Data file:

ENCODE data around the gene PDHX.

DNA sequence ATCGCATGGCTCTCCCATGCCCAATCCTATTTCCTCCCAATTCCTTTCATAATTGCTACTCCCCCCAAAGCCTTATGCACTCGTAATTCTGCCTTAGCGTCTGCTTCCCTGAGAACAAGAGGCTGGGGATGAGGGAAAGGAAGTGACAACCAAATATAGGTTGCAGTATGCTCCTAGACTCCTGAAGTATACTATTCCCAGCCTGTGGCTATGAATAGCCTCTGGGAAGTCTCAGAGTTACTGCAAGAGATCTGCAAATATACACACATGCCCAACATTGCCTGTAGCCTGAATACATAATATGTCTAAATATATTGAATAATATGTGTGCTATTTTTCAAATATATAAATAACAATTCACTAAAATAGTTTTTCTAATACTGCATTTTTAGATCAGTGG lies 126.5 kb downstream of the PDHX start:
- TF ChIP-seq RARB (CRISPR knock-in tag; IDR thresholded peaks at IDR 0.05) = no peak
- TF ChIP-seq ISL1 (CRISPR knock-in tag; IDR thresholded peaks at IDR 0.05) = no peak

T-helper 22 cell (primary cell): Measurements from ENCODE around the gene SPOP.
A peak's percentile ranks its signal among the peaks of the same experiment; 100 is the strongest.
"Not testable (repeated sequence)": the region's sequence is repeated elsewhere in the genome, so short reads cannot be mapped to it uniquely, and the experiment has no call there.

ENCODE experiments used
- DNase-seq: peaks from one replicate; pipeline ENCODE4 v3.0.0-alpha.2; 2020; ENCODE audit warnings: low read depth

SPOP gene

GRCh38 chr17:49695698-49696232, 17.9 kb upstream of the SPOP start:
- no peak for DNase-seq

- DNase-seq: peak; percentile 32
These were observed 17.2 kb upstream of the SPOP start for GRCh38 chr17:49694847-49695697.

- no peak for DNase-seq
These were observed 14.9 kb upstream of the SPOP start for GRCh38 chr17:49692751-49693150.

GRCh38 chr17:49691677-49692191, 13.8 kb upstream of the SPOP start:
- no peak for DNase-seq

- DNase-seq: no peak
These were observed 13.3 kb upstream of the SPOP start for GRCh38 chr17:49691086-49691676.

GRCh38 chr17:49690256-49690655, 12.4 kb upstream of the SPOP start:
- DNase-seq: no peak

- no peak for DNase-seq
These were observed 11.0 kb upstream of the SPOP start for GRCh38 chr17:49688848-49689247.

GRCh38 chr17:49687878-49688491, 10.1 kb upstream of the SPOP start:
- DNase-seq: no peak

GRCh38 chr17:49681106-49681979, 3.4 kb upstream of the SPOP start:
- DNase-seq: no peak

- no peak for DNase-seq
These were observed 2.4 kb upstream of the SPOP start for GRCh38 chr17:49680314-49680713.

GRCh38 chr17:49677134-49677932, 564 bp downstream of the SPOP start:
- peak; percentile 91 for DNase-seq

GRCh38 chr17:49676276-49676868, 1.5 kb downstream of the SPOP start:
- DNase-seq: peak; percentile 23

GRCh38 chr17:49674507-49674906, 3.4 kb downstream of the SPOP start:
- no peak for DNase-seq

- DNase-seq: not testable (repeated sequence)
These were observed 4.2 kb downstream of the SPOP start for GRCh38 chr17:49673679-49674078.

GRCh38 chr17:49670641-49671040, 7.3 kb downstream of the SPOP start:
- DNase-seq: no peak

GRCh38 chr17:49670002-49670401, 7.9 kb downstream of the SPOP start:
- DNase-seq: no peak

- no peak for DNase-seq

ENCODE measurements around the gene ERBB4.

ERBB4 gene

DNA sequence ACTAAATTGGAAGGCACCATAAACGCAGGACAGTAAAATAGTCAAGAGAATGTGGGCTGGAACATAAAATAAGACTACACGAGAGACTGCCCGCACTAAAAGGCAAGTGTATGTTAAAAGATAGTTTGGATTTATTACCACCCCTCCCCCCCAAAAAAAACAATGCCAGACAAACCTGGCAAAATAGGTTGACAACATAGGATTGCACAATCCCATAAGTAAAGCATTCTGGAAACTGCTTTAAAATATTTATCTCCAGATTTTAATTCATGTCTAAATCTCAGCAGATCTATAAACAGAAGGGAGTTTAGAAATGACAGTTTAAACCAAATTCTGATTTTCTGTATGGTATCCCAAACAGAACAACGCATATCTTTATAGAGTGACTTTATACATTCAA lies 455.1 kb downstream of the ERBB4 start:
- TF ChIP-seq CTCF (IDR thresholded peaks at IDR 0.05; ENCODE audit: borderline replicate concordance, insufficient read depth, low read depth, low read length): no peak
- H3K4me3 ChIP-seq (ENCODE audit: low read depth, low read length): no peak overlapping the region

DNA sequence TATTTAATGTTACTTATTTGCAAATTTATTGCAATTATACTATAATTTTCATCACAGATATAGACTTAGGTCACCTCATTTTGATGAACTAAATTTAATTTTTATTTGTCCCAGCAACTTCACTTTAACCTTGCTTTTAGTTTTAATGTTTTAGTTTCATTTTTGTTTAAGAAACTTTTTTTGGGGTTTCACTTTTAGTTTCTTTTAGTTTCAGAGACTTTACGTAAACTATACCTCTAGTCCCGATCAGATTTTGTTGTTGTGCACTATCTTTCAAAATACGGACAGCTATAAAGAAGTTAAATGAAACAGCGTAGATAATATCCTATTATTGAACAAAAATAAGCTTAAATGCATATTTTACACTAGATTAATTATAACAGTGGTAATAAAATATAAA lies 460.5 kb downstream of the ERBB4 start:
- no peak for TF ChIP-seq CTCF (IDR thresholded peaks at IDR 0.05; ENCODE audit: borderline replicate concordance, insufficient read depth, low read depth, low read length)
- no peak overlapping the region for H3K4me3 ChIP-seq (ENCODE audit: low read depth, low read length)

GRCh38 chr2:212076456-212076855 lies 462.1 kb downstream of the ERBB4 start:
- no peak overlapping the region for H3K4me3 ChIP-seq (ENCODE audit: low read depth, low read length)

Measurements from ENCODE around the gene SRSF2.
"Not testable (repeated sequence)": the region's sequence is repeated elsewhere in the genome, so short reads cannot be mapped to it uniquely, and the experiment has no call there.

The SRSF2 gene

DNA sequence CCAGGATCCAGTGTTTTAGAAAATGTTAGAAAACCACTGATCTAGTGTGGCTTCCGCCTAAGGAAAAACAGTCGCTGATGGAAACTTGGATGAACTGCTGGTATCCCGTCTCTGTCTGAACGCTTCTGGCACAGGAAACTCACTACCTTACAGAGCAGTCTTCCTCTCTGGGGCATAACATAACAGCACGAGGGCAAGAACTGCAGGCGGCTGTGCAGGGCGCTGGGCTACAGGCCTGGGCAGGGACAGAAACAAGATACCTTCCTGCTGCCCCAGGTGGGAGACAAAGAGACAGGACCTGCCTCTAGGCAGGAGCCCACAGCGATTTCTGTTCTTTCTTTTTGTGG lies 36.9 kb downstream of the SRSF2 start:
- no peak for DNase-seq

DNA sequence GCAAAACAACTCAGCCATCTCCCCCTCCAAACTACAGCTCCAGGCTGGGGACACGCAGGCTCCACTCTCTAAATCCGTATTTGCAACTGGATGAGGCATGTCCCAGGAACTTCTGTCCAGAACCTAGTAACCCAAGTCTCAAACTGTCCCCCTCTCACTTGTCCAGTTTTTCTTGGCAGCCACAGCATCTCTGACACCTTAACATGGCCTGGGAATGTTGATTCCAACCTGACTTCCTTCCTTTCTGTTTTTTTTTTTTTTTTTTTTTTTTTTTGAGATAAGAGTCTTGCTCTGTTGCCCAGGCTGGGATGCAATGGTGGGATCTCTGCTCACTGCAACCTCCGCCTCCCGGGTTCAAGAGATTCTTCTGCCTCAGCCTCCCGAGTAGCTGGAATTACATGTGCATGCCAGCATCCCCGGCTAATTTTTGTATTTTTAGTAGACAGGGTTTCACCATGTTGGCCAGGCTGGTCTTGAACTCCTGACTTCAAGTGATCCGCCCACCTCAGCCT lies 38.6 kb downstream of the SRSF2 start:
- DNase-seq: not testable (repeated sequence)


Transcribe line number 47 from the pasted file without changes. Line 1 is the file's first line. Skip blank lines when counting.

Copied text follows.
- TF ChIP-seq CTCF (IDR thresholded peaks at IDR 0.05; ENCODE audit: borderline replicate concordance, insufficient read depth, low read depth, low read length): no peak